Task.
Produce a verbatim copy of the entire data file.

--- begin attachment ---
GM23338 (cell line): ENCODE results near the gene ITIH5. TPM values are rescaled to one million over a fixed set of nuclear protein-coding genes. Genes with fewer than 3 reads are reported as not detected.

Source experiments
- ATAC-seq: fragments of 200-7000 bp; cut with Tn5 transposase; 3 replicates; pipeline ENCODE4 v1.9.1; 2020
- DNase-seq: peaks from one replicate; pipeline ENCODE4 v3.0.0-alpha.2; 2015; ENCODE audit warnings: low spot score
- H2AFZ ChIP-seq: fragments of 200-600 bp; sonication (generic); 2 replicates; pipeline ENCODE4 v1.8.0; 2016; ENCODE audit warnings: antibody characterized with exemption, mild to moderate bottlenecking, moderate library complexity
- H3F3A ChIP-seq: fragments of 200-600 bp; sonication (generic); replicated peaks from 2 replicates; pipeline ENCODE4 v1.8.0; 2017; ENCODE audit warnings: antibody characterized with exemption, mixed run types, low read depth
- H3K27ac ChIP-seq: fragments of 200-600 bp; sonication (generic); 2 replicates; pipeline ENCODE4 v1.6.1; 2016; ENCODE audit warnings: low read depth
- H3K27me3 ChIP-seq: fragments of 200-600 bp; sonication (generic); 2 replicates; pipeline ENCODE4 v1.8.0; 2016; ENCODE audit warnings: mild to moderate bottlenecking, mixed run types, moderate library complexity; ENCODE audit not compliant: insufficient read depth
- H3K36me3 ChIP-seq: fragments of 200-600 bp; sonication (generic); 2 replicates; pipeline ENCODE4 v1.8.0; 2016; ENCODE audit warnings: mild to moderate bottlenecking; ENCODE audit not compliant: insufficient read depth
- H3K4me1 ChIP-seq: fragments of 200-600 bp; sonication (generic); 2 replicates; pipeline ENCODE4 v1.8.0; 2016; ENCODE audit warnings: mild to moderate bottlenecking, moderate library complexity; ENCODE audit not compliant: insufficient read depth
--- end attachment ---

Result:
GM23338 (cell line): ENCODE results near the gene ITIH5. TPM values are rescaled to one million over a fixed set of nuclear protein-coding genes. Genes with fewer than 3 reads are reported as not detected.

Source experiments
- ATAC-seq: fragments of 200-7000 bp; cut with Tn5 transposase; 3 replicates; pipeline ENCODE4 v1.9.1; 2020
- DNase-seq: peaks from one replicate; pipeline ENCODE4 v3.0.0-alpha.2; 2015; ENCODE audit warnings: low spot score
- H2AFZ ChIP-seq: fragments of 200-600 bp; sonication (generic); 2 replicates; pipeline ENCODE4 v1.8.0; 2016; ENCODE audit warnings: antibody characterized with exemption, mild to moderate bottlenecking, moderate library complexity
- H3F3A ChIP-seq: fragments of 200-600 bp; sonication (generic); replicated peaks from 2 replicates; pipeline ENCODE4 v1.8.0; 2017; ENCODE audit warnings: antibody characterized with exemption, mixed run types, low read depth
- H3K27ac ChIP-seq: fragments of 200-600 bp; sonication (generic); 2 replicates; pipeline ENCODE4 v1.6.1; 2016; ENCODE audit warnings: low read depth
- H3K27me3 ChIP-seq: fragments of 200-600 bp; sonication (generic); 2 replicates; pipeline ENCODE4 v1.8.0; 2016; ENCODE audit warnings: mild to moderate bottlenecking, mixed run types, moderate library complexity; ENCODE audit not compliant: insufficient read depth
- H3K36me3 ChIP-seq: fragments of 200-600 bp; sonication (generic); 2 replicates; pipeline ENCODE4 v1.8.0; 2016; ENCODE audit warnings: mild to moderate bottlenecking; ENCODE audit not compliant: insufficient read depth
- H3K4me1 ChIP-seq: fragments of 200-600 bp; sonication (generic); 2 replicates; pipeline ENCODE4 v1.8.0; 2016; ENCODE audit warnings: mild to moderate bottlenecking, moderate library complexity; ENCODE audit not compliant: insufficient read depth